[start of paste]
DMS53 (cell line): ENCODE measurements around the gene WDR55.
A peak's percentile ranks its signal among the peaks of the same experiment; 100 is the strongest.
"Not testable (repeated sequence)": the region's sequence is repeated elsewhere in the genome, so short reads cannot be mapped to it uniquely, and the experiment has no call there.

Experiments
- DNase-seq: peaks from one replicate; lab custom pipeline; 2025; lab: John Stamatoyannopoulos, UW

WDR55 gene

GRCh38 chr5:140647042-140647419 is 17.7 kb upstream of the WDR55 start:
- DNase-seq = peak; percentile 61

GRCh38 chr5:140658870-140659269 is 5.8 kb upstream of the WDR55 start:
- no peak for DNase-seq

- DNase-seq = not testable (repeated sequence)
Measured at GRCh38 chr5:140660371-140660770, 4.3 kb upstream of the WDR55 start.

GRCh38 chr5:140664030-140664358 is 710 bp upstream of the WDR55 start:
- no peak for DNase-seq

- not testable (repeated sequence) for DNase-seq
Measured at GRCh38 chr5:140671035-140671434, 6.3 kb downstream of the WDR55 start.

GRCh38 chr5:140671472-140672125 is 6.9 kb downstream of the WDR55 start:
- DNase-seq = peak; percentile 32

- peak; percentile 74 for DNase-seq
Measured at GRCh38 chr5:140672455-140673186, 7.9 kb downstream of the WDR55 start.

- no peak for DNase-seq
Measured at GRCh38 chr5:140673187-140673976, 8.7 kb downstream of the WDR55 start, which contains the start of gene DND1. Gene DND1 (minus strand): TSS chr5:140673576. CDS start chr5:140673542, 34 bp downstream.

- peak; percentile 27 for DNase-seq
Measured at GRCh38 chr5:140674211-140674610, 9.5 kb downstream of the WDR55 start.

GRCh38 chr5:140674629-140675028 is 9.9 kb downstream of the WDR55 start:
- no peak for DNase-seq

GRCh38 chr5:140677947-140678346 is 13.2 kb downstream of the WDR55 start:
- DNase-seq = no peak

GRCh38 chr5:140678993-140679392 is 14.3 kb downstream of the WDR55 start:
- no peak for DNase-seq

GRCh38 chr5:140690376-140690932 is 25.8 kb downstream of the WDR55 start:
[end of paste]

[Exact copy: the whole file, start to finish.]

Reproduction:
DMS53 (cell line): ENCODE measurements around the gene WDR55.
A peak's percentile ranks its signal among the peaks of the same experiment; 100 is the strongest.
"Not testable (repeated sequence)": the region's sequence is repeated elsewhere in the genome, so short reads cannot be mapped to it uniquely, and the experiment has no call there.

Experiments
- DNase-seq: peaks from one replicate; lab custom pipeline; 2025; lab: John Stamatoyannopoulos, UW

WDR55 gene

GRCh38 chr5:140647042-140647419 is 17.7 kb upstream of the WDR55 start:
- DNase-seq = peak; percentile 61

GRCh38 chr5:140658870-140659269 is 5.8 kb upstream of the WDR55 start:
- no peak for DNase-seq

- DNase-seq = not testable (repeated sequence)
Measured at GRCh38 chr5:140660371-140660770, 4.3 kb upstream of the WDR55 start.

GRCh38 chr5:140664030-140664358 is 710 bp upstream of the WDR55 start:
- no peak for DNase-seq

- not testable (repeated sequence) for DNase-seq
Measured at GRCh38 chr5:140671035-140671434, 6.3 kb downstream of the WDR55 start.

GRCh38 chr5:140671472-140672125 is 6.9 kb downstream of the WDR55 start:
- DNase-seq = peak; percentile 32

- peak; percentile 74 for DNase-seq
Measured at GRCh38 chr5:140672455-140673186, 7.9 kb downstream of the WDR55 start.

- no peak for DNase-seq
Measured at GRCh38 chr5:140673187-140673976, 8.7 kb downstream of the WDR55 start, which contains the start of gene DND1. Gene DND1 (minus strand): TSS chr5:140673576. CDS start chr5:140673542, 34 bp downstream.

- peak; percentile 27 for DNase-seq
Measured at GRCh38 chr5:140674211-140674610, 9.5 kb downstream of the WDR55 start.

GRCh38 chr5:140674629-140675028 is 9.9 kb downstream of the WDR55 start:
- no peak for DNase-seq

GRCh38 chr5:140677947-140678346 is 13.2 kb downstream of the WDR55 start:
- DNase-seq = no peak

GRCh38 chr5:140678993-140679392 is 14.3 kb downstream of the WDR55 start:
- no peak for DNase-seq

GRCh38 chr5:140690376-140690932 is 25.8 kb downstream of the WDR55 start: